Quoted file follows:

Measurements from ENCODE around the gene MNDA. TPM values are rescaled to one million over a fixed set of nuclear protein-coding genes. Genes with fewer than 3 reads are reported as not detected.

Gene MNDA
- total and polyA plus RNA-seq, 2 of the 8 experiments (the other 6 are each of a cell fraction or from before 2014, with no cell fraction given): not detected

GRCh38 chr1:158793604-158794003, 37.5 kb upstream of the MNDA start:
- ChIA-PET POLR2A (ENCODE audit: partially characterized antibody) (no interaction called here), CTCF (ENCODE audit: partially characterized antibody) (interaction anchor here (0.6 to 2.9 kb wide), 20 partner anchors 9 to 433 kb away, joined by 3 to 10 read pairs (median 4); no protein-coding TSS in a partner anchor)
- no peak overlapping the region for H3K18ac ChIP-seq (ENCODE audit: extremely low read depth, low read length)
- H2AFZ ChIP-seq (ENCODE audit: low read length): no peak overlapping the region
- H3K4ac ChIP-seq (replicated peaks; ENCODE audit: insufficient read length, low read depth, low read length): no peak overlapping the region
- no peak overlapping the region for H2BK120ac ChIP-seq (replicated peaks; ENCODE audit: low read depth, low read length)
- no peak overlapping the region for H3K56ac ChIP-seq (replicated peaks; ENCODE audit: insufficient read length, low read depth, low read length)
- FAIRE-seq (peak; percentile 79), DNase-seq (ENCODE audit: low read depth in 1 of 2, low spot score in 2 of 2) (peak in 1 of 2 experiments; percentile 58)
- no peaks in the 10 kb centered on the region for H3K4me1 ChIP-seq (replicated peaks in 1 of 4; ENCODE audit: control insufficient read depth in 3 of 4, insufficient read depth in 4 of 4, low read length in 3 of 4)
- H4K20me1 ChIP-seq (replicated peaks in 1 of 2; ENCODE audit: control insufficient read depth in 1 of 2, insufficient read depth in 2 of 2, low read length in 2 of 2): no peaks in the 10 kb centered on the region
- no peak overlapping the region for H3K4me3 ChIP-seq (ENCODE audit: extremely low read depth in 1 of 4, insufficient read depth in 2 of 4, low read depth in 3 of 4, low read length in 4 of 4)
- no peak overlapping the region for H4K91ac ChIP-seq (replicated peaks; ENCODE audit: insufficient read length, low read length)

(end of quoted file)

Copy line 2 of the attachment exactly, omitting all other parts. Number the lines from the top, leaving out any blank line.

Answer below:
Gene MNDA